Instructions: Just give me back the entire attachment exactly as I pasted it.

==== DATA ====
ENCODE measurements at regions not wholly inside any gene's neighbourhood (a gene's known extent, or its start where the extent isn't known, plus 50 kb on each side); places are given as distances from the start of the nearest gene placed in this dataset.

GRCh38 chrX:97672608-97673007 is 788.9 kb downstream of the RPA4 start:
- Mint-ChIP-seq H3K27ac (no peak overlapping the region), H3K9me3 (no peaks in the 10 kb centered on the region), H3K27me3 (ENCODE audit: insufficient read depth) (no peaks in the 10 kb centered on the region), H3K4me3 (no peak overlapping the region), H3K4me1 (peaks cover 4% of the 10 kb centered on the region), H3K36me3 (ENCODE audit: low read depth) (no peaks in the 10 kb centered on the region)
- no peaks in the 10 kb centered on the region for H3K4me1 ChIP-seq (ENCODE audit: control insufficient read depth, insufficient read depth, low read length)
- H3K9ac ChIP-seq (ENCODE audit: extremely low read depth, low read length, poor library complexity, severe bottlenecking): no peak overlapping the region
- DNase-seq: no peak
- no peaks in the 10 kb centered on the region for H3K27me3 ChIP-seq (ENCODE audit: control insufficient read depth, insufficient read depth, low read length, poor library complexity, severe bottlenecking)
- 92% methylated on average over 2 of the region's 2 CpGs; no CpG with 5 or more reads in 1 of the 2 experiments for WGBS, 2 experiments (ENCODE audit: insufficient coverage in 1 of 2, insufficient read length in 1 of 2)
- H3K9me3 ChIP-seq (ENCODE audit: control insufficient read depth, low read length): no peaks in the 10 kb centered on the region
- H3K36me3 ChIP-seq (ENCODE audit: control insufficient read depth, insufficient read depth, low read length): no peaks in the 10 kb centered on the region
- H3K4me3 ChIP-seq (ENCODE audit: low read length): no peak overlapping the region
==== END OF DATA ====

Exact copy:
ENCODE measurements at regions not wholly inside any gene's neighbourhood (a gene's known extent, or its start where the extent isn't known, plus 50 kb on each side); places are given as distances from the start of the nearest gene placed in this dataset.

GRCh38 chrX:97672608-97673007 is 788.9 kb downstream of the RPA4 start:
- Mint-ChIP-seq H3K27ac (no peak overlapping the region), H3K9me3 (no peaks in the 10 kb centered on the region), H3K27me3 (ENCODE audit: insufficient read depth) (no peaks in the 10 kb centered on the region), H3K4me3 (no peak overlapping the region), H3K4me1 (peaks cover 4% of the 10 kb centered on the region), H3K36me3 (ENCODE audit: low read depth) (no peaks in the 10 kb centered on the region)
- no peaks in the 10 kb centered on the region for H3K4me1 ChIP-seq (ENCODE audit: control insufficient read depth, insufficient read depth, low read length)
- H3K9ac ChIP-seq (ENCODE audit: extremely low read depth, low read length, poor library complexity, severe bottlenecking): no peak overlapping the region
- DNase-seq: no peak
- no peaks in the 10 kb centered on the region for H3K27me3 ChIP-seq (ENCODE audit: control insufficient read depth, insufficient read depth, low read length, poor library complexity, severe bottlenecking)
- 92% methylated on average over 2 of the region's 2 CpGs; no CpG with 5 or more reads in 1 of the 2 experiments for WGBS, 2 experiments (ENCODE audit: insufficient coverage in 1 of 2, insufficient read length in 1 of 2)
- H3K9me3 ChIP-seq (ENCODE audit: control insufficient read depth, low read length): no peaks in the 10 kb centered on the region
- H3K36me3 ChIP-seq (ENCODE audit: control insufficient read depth, insufficient read depth, low read length): no peaks in the 10 kb centered on the region
- H3K4me3 ChIP-seq (ENCODE audit: low read length): no peak overlapping the region